New mobile workshop initiative building children’s digital skills in rural Türkiye
The Mobile Makers Ateliers Programme, supported by UNICEF, expanded to include children and adolescents in earthquake-affected areas
Osmaniye, Türkiye – A new initiative building children’s digital skills in underserved or isolated communities in Türkiye will help to give students an equal chance at future job opportunities.
The ‘Mobile Makers Ateliers’ programme is designed to help tackle the issue of youth unemployment, with nearly one-quarter of young people in Türkiye not in employment, education or training. Young people often have less job security and are nearly three times as likely as adults to lose their jobs, according to a recent study.
Digital skills can help students find jobs and play a role in the economic productivity and growth of their communities.
Through ‘Mobile Makers Ateliers’, delivered by UNICEF in partnership with the Southeastern Anatolia Project Administration (GAP) and Türkiye Development Foundation (TKV), mobile vans are bringing technology workshops to children aged 10 to 14 years in remote and rural communities.
During the mobile workshops, children acquire digital, analytical-thinking and problem-solving skills.
Since the initiative launched in October last year, more than 1,600 children have already participated in the digital skills classes, including refugee children living in temporary settlements in Gaziantep, Şanlıurfa and Adıyaman.
After the devastating earthquakes in February, the initiative evolved to reach more students in affected provinces, including in Hatay, Kahramanmaraş, Osmaniye, Adıyaman and Diyarbakır.
In a further expansion, DELL Türkiye - Intel is now supporting additional classes for adolescents displaced by the disaster, in Mardin, Adıyaman, Şanlıurfa, Gaziantep and Kilis.
Through these additional classes with the support of DELL Türkiye - Intel, youth will acquire skills in basic computing, working with micro-computers, coding, robodics and 3D design and printing, using training kits designed at Harran University.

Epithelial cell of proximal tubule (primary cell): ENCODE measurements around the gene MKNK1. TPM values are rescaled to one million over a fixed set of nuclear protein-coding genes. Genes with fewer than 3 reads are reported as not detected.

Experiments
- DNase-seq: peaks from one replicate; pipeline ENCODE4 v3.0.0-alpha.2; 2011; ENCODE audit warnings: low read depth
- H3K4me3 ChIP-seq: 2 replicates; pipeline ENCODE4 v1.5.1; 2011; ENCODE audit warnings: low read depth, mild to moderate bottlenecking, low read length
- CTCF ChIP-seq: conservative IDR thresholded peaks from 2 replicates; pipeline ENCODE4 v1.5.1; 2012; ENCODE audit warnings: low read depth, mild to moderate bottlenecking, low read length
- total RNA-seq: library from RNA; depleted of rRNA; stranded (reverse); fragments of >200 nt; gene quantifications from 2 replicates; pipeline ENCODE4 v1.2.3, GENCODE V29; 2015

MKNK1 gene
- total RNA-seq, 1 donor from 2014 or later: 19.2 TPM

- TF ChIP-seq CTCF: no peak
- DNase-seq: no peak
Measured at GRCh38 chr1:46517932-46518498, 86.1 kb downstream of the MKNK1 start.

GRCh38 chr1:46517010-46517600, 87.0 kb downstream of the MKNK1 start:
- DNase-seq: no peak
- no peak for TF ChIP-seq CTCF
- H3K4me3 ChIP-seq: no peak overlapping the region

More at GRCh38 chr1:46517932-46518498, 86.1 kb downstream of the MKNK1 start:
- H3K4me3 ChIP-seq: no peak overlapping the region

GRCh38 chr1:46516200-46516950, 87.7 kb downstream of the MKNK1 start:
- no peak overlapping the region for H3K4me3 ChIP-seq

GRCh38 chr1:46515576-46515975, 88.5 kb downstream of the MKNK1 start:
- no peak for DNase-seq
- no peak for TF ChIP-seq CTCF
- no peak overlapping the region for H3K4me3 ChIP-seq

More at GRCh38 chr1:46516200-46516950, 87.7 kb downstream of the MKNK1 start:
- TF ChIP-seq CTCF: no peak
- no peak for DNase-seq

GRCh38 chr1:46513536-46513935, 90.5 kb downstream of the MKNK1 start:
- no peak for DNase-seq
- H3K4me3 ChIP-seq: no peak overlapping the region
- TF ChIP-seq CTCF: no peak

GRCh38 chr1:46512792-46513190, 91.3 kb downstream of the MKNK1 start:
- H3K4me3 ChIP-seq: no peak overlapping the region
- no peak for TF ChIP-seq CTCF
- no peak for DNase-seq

With DELL-Intel, UNICEF and implementing partners GAP and TKV will continue to operate a mobile team reaching children in rural and peri-urban areas where digital learning opportunities are limited.
The initiative is expected to run until June this year and may be extended.
Twelve-year-old Büşra was among the students joining a Mobile Makers workshop in Osmaniye.
“I had only seen robots on TV, but now I can work on my own robot - I cannot believe it,” she says, laughing.
For many students at the workshop, it was their first opportunity to work with technology, according to one of the facilitators.
“We are bringing these workshops to children in the most disadvantaged regions so that they also have the chance to experience technological literacy,” she says.
Another student at the workshop, Hüseyin, 13, reflected on how digital skills could expand his future career options. “After these workshops…maybe I can become an engineer in the future, so I get to work on bigger projects like this,” he says. “Maybe I could even become a computer engineer!”
A workshop facilitator said the process was also designed to help build the self-confidence of children and students.
“We try to let them learn-by-doing,” she explained. “We encourage them to figure out how to solve problems with the software and hardware themselves, so they grow more confident in their own skills and abilities.”
Hüseyin, who was working on an electrical circuit with his friend calls out. “Teacher, we did it! We had to try a few times, but it works now!” he says.